I've been in Bosnia for the last couple of weeks.
Not in person, but vicariously through author Bill Carter. If you're a regular reader of my blog, you know that I was in Serbia last summer as a speaker at the Sozo Festival. One of my reasons for going was to get better educated on the Balkan conflict, which ultimately dates back centuries, not decades. I was moved by many things -- most of all by the resilience and warmth of the people I met, keen to move forward in peace and prosperity.
Most of us who have not known war up close and personal tend to think that the lines drawn in war are clear: this side against that, this tribe against that, this ethnicity against that. It is almost always more nuanced. For example, my interpreter, a gentle man with a noble heart named Bože (pron. bozheh), is half Serbian and half Bosnian. Yet, as a Serbian citizen, he was expected to join in the collective nationalist sentiment of the Balkans of the 1990's. Yes, the Serbs did commit atrocities during the war, for which their ring leaders were prosecuted for war crimes at the International Court in The Hague; but the people of today's Serbia (i.e. the ones I met) are eager to put the past behind.
No conflict is one-sided, but Carter's first-hand account of the siege of Sarajevo is a heartbreaking tale of a proud, sophisticated city brought to its knees as experienced by many of the city's artists and other creatives, as well as ordinary citizens caught in a prison for no crime they committed. For three endless years, the Sarajevans had to carefully plot the simplest errand for fear of being taken out by a Serbian sniper in the surrounding hills. Fuel, electricity, food and other life staples quickly became a scarcity as faces thinned and eyes became hollow. Yet the city lived on -- that is, all but the estimated 12,000 who were either killed or went missing during the longest siege in a capital city in the history of modern warfare.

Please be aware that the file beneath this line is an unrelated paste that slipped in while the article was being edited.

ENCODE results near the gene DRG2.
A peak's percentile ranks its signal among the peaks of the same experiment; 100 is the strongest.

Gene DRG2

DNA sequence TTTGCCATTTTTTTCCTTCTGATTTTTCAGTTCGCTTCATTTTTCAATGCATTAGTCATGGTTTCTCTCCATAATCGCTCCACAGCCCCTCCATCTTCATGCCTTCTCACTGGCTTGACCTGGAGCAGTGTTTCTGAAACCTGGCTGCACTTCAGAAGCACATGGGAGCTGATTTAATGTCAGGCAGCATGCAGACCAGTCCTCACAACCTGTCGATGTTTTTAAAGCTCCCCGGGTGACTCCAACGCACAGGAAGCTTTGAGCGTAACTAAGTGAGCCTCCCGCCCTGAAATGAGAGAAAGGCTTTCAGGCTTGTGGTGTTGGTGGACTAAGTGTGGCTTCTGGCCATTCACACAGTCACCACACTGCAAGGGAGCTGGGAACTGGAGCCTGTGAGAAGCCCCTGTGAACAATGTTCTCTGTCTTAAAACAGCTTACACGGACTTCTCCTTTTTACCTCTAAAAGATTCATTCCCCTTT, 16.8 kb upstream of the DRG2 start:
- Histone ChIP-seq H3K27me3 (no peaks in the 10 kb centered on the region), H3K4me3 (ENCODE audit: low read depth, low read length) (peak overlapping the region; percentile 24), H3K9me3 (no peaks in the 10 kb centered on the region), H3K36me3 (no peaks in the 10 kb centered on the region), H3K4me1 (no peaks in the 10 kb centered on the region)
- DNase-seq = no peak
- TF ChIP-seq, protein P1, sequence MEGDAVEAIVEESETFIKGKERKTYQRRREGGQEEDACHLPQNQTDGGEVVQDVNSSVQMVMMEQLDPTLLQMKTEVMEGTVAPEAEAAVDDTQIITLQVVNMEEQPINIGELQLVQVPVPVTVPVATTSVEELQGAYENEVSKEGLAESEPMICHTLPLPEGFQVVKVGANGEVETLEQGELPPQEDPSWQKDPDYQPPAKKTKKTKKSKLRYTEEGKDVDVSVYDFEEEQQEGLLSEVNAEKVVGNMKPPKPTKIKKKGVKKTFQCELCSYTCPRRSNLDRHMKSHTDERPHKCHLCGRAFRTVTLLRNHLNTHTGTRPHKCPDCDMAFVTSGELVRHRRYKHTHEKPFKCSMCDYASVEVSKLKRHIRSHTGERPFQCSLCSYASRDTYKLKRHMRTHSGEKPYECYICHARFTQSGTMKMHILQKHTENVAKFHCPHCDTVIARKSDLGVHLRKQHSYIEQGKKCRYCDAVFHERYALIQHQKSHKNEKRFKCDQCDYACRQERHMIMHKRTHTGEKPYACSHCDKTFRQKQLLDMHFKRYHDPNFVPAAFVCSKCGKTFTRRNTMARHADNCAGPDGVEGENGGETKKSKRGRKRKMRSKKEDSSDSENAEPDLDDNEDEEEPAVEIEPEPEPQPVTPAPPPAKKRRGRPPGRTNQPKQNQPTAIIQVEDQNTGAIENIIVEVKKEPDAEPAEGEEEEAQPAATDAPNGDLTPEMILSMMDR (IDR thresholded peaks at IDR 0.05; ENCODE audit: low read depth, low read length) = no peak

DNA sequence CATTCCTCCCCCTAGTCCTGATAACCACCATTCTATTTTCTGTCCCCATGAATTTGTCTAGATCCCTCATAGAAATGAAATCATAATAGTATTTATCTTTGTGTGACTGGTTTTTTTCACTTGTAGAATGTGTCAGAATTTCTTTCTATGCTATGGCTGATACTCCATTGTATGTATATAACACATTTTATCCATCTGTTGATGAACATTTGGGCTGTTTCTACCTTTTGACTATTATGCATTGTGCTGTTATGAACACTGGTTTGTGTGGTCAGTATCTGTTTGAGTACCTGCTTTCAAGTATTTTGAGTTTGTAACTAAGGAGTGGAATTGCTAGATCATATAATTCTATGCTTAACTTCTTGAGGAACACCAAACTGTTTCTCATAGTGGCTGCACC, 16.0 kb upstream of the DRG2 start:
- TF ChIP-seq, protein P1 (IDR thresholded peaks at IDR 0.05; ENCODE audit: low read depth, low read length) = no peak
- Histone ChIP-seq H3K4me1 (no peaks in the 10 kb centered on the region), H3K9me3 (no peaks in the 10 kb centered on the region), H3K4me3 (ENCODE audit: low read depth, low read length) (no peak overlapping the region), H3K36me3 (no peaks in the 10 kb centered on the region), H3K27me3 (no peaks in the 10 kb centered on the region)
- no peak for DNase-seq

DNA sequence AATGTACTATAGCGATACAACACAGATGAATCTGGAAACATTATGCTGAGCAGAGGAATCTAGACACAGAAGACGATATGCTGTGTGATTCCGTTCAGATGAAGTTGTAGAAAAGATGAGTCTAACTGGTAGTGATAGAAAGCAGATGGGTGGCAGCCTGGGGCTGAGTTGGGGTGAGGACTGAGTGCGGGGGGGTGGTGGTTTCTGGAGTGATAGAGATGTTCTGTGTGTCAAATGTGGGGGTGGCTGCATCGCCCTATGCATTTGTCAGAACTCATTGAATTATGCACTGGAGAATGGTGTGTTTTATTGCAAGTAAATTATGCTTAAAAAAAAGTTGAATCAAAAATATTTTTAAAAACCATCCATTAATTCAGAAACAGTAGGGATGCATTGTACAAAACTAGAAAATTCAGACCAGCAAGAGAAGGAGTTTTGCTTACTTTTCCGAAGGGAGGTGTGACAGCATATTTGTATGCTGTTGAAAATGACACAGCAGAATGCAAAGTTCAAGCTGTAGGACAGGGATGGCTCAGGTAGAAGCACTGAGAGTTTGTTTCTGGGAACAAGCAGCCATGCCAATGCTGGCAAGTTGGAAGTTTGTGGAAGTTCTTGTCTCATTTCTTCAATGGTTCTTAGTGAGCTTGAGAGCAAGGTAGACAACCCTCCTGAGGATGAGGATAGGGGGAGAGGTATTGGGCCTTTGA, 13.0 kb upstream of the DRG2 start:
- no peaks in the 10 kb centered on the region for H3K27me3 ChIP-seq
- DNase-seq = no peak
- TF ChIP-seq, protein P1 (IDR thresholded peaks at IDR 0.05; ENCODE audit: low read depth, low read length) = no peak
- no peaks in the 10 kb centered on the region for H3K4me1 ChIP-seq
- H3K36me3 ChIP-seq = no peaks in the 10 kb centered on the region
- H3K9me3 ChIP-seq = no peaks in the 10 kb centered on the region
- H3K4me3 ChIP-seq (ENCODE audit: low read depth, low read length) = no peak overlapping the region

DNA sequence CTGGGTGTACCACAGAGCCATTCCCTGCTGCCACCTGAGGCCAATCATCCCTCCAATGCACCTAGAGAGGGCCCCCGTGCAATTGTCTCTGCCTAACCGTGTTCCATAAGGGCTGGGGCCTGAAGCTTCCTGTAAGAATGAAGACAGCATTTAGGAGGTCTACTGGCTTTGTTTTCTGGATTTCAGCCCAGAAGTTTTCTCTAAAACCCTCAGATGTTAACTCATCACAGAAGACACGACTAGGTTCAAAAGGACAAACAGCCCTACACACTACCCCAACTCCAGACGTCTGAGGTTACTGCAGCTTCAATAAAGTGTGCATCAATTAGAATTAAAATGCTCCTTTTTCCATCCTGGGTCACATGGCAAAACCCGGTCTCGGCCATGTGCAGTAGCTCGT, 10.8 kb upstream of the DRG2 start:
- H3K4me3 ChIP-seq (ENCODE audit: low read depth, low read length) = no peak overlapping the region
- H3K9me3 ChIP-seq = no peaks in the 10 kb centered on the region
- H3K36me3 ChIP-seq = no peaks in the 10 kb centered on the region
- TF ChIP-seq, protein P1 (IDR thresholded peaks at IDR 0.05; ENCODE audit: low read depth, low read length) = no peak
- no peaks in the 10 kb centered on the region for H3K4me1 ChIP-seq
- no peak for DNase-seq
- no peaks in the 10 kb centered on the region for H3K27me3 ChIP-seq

Driven by grief over the tragic loss of his girlfriend, Carter ends up in the former Yugoslavia and joins up with a ragtag group of humanitarian aid workers who do anything but play by the rules -- bureaucratic UN rules that can be so complex as to defeat the purpose of relieving the suffering altogether. Carter befriends a number of artists and other culture shapers in this avant-garde city, and his life is forever changed by them. The narrative of the Sarajevo siege is almost completely lost on the outside world until Bill Carter has an idea. Fools Rush In chronicles a series of unlikely but true events that culminate in the band U2 streaming Carter and his Bosnian friends' testimonies live to their European concerts attended by 50,000+ per night. The band ultimately arranges to do a concert in Sarajevo once the fighting is over (1997), and the well know song, Miss Sarajevo, deservedly if belatedly brings the plight of the city to the world's attention.
Fools Rush In is not for the faint of heart. It is raw and very real. But if you feel a need to be shaken out of a comfortable slumber -- or simply need to better understand a dark period in our recent history -- you'll be impacted by your trip to Bosnia, just as I was.